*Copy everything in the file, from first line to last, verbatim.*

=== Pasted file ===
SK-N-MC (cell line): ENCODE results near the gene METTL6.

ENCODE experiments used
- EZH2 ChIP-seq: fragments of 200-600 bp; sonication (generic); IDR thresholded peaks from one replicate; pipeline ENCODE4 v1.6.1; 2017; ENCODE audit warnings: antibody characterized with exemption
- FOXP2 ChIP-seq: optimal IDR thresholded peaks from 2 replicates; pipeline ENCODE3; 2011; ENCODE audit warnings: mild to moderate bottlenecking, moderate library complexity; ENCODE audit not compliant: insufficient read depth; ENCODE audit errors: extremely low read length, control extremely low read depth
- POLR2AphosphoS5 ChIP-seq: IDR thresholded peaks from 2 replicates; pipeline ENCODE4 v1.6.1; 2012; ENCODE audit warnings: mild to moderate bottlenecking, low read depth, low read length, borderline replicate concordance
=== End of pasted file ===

SK-N-MC (cell line): ENCODE results near the gene METTL6.

ENCODE experiments used
- EZH2 ChIP-seq: fragments of 200-600 bp; sonication (generic); IDR thresholded peaks from one replicate; pipeline ENCODE4 v1.6.1; 2017; ENCODE audit warnings: antibody characterized with exemption
- FOXP2 ChIP-seq: optimal IDR thresholded peaks from 2 replicates; pipeline ENCODE3; 2011; ENCODE audit warnings: mild to moderate bottlenecking, moderate library complexity; ENCODE audit not compliant: insufficient read depth; ENCODE audit errors: extremely low read length, control extremely low read depth
- POLR2AphosphoS5 ChIP-seq: IDR thresholded peaks from 2 replicates; pipeline ENCODE4 v1.6.1; 2012; ENCODE audit warnings: mild to moderate bottlenecking, low read depth, low read length, borderline replicate concordance